The go-to mental health textbook, the Diagnostic and Statistical Manual of Mental Disorders (the “DSM”), has released their standard-setting sixth edition – and it contains some serious implications for the cultural phenomenon known to many as “EDM.” Cited within the chapter dedicated to youth disorders is a new syndrome referred to as DJDS. Reports from a multitude of notable psychologists and psychiatrists worldwide have been compiled in an attempt to explain this new disorder that has gripped millions of young people across the globe.

“DJDS is no laughing matter,” explained psychiatrist Randle Johannes, PhD. “What we’ve witnessed over the past five years is startling, and frankly, as a father of three girls, very concerning.”

According to The Manual, DJDS often onsets in an innocuous way. A young person begins attending dance music shows and festivals to hear their favorite music in a live setting. But somewhere along the way, be it by locking eyes with a particularly handsome DJ, or just identifying strongly with their music, a deeper, more troubling condition begins to take hold.

First comes the tweets. These young people will “mention” a particular DJ in their message, often exclaiming something along the lines of, “Heyy you killed it tonight #greatset #banger.” This seems harmless, but according to experts, DJDS may have already taken hold. The young person in question has already been carried away by fantasies about said DJ, and perhaps even begins work on a sign proclaiming their true feelings.

Within two to four weeks, the tweets will increase in frequency. By the time a young music fan declares that they “love” a particular DJ, the syndrome DJDS has already reached its critical phase. Tweeting or Facebooking pictures of themselves in compromising positions or wearing little clothing is now a strong possibility. The desperation for the DJD now leaks from every social media post they make like petroleum leaked from the Gulf Oil Spill. Their friends and followers cringe in empathetic embarrassment at every statement, but the patient will appear oblivious to the humiliation they are bringing upon themselves.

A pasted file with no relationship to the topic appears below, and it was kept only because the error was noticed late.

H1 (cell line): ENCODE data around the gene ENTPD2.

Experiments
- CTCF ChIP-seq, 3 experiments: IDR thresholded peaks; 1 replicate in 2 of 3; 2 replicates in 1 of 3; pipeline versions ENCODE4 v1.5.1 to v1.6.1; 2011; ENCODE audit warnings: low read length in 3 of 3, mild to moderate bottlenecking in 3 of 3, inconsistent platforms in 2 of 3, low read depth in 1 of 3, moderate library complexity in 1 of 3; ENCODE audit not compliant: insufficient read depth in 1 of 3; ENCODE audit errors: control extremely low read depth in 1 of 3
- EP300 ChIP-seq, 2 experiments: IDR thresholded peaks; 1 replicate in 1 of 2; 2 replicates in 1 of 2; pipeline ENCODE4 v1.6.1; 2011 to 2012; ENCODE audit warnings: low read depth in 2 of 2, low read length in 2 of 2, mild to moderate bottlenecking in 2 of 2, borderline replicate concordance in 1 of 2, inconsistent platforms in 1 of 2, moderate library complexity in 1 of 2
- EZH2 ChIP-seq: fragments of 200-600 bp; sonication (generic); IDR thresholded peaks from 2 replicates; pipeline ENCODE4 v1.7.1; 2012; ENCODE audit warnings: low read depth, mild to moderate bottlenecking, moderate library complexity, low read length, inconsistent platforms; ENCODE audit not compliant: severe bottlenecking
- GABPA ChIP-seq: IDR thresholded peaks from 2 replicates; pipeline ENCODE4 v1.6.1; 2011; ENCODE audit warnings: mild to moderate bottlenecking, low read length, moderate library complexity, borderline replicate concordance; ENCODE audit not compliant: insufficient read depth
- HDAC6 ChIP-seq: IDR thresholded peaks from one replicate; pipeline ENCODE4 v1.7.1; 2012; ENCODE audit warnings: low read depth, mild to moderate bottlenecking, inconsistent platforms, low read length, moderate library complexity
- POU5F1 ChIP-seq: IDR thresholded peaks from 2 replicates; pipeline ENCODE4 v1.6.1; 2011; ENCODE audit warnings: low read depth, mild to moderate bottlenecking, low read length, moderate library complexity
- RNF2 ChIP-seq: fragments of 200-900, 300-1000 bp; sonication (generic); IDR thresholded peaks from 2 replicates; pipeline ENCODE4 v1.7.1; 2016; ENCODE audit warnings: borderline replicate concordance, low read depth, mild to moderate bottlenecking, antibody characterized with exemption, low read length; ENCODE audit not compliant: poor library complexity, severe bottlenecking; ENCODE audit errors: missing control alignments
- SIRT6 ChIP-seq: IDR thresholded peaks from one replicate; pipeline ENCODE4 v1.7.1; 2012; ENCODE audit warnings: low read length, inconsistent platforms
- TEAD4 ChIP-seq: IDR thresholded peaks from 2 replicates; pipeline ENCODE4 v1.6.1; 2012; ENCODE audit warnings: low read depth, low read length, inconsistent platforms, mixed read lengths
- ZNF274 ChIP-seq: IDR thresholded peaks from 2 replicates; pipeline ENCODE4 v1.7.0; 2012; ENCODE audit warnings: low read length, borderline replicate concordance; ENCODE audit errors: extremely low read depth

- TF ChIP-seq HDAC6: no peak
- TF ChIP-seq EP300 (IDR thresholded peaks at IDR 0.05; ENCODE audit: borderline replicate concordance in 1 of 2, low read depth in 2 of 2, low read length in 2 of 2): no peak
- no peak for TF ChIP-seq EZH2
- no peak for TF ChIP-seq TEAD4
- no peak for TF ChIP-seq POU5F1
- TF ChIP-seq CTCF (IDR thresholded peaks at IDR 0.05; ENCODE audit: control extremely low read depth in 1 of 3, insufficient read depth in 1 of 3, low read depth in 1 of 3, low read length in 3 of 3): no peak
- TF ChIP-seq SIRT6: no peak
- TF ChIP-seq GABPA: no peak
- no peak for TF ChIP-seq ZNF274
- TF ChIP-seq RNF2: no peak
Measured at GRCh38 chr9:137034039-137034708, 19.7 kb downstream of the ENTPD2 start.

DJDS begins to manifest into a final, more damaging and destructive phase soon after. The patient will show up at a particular DJ’s shows and make numerous attempts to obtain backstage access, increasing in the amount of skin they display to bouncers in order to fulfill their corrupted dreams. God forbid the infected individual makes it all the way to the DJ of their dreams, the heartthrob will now be inundated with exaggerated platitudes and the inevitable picture request. With the patient seemingly unaware that said DJ takes thousands of these pictures a year, this opportunity will only serve to perpetuate both the unrequited feelings of love and the incessant social media posts. DJDS becomes a full-fledged social problem at this point, and it will take between six months to five years for the average DJDS sufferer to come to the startling realization that the man of their dreams does not in fact feel the same way about them.

The recovery period, if there is one, will be filled with sensations of loss and self-doubt. However, the problem is likely far from over – according to recent studies, the individual still has an 80 percent chance of relapsing with a new DJ in their crosshairs. The vicious cycle will continue until the patient matures to the point where they adopt a mindset grounded in reality, and discovers the ever-elusive personality trait of self-respect.

So if you recognize a friend or loved one has become afflicted, experts urge you to avoid encouraging the behavior – refrain from “likes,” “retweets,” and statements affirming the individual’s choice to sacrifice all dignity in pursuit of the mystical DJD. If we can collectively raise awareness about this syndrome, perhaps we can all look forward to a brighter future devoid of obnoxious, self-deprecating attempts to catch the attention of these DJs, and the DJs themselves can move on to providing the world with music without the fear that somewhere out there lurks a delusional fan, ready to do absolutely anything to distract them from sharing their music with the sane individuals of the world.

If you’d like to help this cause and spread awareness, stay tuned for the next Electric Family charity bracelet to raise money for DJDS sufferers, which has been cosigned by Diplo, entitled “Twerking Has Gone Too Far.”


The above content has been fabricated for satirical purposes and should in no way be construed as an actual record of events. Other than public figures, all names used are fictional and any resemblance to actual persons is unintentional and coincidental.

About the Author

EDM.com Staff

Join The Conversation